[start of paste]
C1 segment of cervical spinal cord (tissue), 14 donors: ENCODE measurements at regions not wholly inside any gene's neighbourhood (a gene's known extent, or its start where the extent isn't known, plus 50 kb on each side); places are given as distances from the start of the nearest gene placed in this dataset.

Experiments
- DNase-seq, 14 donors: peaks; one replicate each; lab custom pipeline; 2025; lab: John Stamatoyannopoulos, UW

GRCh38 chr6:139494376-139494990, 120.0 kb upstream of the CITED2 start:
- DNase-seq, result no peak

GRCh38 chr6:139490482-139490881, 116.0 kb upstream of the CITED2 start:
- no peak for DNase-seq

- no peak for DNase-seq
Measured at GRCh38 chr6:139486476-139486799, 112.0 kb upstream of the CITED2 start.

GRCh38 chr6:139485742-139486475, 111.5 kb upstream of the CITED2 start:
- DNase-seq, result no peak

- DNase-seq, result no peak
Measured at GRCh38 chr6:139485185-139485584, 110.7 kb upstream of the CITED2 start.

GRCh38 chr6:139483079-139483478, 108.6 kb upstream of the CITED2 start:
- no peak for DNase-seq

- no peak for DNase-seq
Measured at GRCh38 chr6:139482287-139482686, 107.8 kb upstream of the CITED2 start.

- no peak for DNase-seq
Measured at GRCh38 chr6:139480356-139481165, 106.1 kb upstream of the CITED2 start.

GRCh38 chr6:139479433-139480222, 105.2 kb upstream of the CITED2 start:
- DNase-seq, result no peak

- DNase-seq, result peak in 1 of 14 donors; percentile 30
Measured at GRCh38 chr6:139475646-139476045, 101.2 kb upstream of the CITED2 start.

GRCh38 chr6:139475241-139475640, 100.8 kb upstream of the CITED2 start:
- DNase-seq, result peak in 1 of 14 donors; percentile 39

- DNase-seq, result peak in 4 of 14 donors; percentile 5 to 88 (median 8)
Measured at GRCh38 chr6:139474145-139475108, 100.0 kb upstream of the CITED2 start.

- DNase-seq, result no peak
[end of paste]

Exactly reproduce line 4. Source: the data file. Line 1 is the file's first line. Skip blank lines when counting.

GRCh38 chr6:139494376-139494990, 120.0 kb upstream of the CITED2 start: